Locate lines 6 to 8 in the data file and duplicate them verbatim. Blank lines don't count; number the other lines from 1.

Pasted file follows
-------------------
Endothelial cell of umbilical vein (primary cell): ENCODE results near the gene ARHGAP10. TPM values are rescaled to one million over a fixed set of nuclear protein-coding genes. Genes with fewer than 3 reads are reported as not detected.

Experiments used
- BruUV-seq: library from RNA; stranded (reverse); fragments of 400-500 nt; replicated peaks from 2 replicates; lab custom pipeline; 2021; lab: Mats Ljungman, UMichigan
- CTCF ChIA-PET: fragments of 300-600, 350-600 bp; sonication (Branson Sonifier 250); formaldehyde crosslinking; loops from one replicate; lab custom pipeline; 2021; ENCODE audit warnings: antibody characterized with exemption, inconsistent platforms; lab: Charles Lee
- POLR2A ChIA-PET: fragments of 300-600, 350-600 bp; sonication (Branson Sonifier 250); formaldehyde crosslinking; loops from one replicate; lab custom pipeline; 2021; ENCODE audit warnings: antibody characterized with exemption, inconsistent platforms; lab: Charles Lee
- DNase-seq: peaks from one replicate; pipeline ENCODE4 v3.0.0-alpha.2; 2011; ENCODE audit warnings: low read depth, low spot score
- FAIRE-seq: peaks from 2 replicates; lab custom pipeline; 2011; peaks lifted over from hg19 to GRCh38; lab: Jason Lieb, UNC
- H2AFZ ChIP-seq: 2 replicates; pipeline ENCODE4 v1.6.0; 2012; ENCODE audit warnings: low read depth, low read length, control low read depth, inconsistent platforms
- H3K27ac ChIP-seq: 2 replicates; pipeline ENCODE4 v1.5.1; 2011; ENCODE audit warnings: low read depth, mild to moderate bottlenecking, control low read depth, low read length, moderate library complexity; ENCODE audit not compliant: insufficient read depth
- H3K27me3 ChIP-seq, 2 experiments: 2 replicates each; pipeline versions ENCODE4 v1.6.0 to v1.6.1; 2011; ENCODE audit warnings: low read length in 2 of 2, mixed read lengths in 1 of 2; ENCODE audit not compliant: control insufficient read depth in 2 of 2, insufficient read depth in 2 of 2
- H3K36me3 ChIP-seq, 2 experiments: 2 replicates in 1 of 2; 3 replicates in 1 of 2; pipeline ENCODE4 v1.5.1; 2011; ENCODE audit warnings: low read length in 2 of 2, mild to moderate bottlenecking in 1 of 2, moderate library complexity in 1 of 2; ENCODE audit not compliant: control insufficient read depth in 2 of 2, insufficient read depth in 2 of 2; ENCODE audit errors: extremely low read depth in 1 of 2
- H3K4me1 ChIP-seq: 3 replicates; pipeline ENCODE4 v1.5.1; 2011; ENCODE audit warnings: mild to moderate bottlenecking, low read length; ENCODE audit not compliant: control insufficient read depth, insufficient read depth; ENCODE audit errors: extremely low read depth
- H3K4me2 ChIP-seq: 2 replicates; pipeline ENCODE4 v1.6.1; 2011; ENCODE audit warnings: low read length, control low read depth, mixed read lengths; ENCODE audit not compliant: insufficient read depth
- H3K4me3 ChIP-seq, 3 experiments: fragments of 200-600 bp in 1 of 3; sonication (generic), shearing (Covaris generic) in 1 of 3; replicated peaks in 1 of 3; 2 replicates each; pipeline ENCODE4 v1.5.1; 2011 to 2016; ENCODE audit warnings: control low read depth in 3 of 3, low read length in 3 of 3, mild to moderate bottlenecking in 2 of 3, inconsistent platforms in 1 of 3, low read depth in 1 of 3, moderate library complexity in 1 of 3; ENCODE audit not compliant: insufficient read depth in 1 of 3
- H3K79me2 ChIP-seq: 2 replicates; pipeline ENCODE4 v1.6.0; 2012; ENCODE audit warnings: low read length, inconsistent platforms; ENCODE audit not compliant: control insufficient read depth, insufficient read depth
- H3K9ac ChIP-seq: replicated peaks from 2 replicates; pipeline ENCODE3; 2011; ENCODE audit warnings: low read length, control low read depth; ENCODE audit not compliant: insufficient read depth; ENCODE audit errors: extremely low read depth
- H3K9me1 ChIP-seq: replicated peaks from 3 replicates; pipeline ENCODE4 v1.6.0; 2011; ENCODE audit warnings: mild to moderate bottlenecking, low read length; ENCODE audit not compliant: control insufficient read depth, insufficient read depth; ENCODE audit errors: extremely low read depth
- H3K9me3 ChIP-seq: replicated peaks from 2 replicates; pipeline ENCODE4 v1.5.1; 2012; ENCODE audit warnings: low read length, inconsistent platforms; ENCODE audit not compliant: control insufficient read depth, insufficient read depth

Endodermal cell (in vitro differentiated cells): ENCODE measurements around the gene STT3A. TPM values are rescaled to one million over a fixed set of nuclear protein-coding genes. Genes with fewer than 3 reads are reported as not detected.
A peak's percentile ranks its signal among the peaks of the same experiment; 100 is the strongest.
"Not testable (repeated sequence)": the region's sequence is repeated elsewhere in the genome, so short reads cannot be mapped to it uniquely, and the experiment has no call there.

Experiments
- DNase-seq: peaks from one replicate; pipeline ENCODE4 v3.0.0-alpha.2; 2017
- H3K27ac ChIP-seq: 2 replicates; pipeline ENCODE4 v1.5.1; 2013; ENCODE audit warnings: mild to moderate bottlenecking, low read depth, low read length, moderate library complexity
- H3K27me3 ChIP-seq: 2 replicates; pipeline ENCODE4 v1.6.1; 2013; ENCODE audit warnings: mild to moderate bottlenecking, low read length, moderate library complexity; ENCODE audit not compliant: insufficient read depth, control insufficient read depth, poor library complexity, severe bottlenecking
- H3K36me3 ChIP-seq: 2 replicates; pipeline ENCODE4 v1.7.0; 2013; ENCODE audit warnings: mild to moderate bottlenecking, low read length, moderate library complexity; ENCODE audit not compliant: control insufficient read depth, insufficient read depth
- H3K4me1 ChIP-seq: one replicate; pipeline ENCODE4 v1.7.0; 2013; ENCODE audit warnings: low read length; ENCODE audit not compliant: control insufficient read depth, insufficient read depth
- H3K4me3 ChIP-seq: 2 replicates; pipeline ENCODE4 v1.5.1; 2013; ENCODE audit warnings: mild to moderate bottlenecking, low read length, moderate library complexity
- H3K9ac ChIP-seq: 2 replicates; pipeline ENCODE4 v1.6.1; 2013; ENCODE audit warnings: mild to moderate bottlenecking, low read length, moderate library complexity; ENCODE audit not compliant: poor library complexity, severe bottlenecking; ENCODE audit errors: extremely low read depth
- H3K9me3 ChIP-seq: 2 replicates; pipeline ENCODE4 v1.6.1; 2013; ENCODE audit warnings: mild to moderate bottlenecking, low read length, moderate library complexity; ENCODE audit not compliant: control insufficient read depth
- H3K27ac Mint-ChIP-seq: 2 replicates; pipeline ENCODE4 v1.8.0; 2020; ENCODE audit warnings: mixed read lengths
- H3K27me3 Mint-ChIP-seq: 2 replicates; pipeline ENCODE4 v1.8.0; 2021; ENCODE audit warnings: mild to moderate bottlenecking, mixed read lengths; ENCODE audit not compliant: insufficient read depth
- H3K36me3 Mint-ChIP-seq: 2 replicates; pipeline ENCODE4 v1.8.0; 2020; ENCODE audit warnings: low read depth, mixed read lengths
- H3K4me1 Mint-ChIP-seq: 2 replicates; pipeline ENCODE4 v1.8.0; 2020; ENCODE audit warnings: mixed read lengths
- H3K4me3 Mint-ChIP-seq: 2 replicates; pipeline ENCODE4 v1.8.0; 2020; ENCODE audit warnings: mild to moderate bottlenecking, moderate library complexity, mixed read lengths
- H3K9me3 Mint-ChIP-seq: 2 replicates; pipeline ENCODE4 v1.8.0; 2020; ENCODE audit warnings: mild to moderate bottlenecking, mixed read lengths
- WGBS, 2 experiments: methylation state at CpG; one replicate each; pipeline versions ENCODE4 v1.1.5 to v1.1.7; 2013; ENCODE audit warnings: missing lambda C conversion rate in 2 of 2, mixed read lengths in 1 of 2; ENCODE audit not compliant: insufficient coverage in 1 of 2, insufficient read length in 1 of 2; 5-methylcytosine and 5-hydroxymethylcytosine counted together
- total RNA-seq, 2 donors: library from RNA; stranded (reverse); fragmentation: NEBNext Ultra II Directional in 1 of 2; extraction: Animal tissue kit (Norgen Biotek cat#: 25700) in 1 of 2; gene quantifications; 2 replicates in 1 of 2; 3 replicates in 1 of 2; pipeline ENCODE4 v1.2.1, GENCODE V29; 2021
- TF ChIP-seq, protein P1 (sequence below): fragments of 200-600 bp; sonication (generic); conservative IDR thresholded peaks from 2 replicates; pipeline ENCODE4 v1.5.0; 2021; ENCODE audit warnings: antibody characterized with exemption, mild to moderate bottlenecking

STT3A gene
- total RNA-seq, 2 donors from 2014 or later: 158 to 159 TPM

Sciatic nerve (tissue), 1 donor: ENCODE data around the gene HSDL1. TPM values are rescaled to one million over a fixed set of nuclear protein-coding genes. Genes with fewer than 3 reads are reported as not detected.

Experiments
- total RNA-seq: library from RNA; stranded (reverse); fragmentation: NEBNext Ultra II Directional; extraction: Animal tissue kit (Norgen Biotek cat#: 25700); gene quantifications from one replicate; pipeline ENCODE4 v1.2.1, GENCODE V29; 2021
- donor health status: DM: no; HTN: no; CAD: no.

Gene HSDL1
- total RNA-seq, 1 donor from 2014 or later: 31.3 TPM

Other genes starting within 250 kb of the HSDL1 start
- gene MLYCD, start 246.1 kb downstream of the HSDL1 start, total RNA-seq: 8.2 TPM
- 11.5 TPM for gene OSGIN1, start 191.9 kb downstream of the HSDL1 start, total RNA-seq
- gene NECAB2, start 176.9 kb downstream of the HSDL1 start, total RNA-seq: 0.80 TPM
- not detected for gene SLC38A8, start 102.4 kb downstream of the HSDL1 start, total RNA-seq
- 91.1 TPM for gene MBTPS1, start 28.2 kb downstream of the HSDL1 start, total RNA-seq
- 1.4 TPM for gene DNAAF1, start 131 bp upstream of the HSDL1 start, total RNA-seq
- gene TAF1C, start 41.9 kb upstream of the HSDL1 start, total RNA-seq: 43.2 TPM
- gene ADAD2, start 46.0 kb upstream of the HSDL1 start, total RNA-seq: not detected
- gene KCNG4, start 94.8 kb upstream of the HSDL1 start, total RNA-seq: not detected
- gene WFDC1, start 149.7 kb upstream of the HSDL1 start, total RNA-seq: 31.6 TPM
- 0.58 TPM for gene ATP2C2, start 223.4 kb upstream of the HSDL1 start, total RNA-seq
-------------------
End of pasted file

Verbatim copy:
- DNase-seq: peaks from one replicate; pipeline ENCODE4 v3.0.0-alpha.2; 2011; ENCODE audit warnings: low read depth, low spot score
- FAIRE-seq: peaks from 2 replicates; lab custom pipeline; 2011; peaks lifted over from hg19 to GRCh38; lab: Jason Lieb, UNC
- H2AFZ ChIP-seq: 2 replicates; pipeline ENCODE4 v1.6.0; 2012; ENCODE audit warnings: low read depth, low read length, control low read depth, inconsistent platforms